Students may choose to accept or deny a waitlist offer. If you accept your spot on the Tulane waitlist, you may be given the opportunity to enroll if space becomes available. That said, students should not assume they will get off the waitlist and should commit to another college where they were admitted and could see themselves attending.
Students may receive a deferral notification after applying to Tulane Early Decision, Early Decision II, or Early Action. If you are deferred, your application will be reconsidered during the Regular Decision round. It can be hard to know what to do if you have been deferred — Tulane has specific instructions for applicants who receive a deferral notification.
Tulane asks deferred students to fill out a continued interest form, which replaces any letter of continued interest you would otherwise write and submit. Pay close attention to communications from Tulane about submitting or not submitting any additional materials or updates. According to a recent Tulane admissions blog post, Tulane recommends sending them important academic updates but refraining from sending admissions counselors weekly updates. They do not recommend visiting campus to show demonstrated interest, either.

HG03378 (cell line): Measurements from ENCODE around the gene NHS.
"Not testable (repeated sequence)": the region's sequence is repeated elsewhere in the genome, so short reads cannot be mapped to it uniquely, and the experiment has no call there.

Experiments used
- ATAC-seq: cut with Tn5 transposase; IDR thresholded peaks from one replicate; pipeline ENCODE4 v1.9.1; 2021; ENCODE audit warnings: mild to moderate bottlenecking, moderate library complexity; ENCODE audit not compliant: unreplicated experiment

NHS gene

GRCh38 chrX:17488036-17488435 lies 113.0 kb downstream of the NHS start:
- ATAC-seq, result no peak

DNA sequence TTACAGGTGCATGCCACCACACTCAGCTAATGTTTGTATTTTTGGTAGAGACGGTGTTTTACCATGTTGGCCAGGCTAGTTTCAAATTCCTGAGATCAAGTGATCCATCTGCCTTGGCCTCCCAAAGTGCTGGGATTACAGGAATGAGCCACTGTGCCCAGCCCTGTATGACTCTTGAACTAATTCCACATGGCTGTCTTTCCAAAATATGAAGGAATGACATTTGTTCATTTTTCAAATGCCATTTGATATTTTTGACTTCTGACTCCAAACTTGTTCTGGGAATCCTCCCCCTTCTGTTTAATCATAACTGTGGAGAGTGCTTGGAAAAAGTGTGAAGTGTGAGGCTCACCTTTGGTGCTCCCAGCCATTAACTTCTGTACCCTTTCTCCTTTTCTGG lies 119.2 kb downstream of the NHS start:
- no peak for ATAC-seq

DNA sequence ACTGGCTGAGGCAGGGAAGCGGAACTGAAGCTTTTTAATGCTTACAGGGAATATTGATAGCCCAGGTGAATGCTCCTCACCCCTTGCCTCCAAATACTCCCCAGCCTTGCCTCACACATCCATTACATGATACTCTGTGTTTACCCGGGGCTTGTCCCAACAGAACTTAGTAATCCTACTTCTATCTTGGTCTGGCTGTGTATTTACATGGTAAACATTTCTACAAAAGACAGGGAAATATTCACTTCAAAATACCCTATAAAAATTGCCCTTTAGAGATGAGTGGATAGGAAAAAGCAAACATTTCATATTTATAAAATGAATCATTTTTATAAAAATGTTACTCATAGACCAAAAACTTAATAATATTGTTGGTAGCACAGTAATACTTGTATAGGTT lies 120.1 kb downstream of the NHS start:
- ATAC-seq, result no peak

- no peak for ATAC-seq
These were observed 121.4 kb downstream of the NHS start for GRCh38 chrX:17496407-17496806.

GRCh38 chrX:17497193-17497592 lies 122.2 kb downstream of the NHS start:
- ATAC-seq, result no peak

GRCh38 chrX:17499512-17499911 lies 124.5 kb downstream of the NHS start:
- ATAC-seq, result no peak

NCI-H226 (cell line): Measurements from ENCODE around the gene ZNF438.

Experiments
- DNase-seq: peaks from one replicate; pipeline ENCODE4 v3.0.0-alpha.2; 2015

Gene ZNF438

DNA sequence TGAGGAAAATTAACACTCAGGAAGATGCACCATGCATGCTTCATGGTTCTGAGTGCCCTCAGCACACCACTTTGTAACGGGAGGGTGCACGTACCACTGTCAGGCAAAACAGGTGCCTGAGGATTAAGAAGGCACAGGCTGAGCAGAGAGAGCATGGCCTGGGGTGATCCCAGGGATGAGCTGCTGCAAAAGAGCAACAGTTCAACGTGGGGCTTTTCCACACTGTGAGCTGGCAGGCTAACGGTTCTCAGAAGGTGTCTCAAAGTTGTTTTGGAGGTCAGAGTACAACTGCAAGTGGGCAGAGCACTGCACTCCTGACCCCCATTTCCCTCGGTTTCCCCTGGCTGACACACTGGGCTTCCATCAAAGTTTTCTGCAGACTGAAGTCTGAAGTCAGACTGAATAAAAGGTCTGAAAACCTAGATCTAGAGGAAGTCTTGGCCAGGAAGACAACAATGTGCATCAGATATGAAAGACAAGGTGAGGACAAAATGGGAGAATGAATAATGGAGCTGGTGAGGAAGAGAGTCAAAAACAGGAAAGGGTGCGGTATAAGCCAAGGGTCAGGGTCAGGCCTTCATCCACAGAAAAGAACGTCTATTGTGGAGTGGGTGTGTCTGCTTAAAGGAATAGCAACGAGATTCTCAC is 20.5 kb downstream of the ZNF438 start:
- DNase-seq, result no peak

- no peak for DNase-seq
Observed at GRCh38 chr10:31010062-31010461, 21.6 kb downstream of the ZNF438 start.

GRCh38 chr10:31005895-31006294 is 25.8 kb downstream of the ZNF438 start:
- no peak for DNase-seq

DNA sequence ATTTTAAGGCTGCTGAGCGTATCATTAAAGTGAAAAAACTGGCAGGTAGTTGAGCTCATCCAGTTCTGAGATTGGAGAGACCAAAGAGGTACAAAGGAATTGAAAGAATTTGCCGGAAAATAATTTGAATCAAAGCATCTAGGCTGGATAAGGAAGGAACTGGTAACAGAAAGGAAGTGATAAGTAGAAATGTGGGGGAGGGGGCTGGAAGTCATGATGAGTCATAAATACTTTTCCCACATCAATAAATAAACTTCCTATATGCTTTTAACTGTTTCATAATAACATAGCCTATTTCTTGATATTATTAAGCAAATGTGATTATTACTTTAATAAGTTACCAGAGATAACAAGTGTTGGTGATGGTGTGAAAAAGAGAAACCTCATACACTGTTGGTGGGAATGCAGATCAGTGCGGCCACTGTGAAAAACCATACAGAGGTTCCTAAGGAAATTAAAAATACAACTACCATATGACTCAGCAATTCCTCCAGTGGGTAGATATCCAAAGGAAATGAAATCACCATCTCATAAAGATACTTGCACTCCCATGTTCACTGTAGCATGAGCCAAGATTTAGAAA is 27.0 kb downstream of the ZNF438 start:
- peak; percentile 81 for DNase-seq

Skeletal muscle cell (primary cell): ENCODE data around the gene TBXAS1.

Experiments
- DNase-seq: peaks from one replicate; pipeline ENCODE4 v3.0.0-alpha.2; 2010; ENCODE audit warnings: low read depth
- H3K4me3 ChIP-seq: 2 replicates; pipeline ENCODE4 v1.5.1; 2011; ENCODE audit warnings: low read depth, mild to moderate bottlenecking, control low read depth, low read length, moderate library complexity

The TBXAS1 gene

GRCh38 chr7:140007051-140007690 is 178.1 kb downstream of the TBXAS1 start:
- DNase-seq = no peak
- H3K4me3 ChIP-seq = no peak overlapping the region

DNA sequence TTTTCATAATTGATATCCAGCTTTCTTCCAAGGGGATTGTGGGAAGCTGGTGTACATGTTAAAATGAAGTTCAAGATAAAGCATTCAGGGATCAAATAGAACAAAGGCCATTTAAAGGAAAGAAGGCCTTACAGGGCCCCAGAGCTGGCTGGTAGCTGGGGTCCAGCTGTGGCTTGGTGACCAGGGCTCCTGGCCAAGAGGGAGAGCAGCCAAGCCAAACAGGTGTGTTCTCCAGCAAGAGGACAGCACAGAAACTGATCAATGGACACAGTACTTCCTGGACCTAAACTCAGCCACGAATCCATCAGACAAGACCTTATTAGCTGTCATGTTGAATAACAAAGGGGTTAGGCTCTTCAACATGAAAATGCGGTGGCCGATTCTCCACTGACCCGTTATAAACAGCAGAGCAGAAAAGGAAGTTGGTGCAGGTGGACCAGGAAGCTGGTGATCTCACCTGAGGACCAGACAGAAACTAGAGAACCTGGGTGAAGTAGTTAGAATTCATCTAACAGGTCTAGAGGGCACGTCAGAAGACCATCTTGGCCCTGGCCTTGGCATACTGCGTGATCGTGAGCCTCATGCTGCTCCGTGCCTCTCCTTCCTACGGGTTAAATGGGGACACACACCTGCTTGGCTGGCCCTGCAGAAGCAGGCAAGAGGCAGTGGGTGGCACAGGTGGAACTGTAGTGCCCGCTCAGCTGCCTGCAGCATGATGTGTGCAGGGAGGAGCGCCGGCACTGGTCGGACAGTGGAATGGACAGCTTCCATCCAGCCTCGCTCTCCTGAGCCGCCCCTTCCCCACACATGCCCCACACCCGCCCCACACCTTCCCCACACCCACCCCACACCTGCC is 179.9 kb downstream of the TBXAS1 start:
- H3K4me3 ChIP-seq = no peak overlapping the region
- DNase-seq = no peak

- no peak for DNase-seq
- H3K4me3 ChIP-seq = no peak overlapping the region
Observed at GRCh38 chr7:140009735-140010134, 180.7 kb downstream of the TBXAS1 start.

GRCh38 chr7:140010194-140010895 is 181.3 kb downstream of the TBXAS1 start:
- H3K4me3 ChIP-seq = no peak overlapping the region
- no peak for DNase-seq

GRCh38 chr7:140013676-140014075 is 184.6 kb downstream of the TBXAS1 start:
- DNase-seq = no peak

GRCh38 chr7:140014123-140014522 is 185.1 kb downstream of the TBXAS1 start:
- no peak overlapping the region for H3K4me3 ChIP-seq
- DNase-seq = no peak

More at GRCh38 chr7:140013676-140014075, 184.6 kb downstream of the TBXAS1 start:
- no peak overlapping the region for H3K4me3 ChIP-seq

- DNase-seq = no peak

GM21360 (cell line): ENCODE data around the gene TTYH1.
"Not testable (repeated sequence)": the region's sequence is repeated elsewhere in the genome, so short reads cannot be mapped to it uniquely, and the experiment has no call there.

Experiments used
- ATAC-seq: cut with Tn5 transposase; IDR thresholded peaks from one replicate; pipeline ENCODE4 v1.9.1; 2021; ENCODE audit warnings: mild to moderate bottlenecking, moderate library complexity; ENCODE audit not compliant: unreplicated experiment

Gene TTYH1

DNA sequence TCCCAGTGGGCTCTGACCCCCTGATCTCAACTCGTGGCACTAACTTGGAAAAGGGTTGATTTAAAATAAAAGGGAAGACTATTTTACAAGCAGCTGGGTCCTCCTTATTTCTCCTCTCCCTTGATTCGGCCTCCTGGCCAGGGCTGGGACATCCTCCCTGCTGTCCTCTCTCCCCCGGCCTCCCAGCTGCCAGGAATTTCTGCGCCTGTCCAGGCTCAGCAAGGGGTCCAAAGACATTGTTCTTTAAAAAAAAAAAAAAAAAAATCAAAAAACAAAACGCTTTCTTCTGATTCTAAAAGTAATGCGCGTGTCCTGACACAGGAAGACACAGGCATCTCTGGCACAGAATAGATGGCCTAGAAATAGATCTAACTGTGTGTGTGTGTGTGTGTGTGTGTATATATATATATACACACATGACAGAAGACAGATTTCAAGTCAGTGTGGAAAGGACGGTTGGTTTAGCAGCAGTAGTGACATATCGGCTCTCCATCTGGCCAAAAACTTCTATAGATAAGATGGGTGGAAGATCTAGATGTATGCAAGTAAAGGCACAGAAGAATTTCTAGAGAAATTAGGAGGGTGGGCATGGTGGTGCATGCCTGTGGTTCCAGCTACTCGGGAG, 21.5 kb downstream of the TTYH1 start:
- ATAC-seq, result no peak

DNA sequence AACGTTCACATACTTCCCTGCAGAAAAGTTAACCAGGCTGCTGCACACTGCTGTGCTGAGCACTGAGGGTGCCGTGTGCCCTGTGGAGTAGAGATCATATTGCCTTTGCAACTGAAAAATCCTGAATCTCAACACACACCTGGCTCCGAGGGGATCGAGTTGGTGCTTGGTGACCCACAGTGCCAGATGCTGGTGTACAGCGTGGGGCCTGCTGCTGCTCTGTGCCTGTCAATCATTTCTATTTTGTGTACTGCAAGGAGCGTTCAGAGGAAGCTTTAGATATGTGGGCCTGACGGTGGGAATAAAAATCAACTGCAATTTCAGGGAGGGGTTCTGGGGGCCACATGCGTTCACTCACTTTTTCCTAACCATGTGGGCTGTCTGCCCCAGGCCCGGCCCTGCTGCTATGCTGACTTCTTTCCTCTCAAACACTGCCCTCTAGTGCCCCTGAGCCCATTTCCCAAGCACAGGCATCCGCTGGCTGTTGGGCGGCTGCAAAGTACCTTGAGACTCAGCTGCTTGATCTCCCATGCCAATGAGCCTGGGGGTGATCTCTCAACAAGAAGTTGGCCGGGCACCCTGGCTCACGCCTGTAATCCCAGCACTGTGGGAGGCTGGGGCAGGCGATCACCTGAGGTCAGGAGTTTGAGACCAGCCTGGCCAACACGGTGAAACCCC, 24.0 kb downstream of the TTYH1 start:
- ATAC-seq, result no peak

Tulane is considered a highly-selective institution with an admission rate of 13% for the class of 2027. This means that to have a chance of gaining admission to Tulane, you should consider preparing your application early.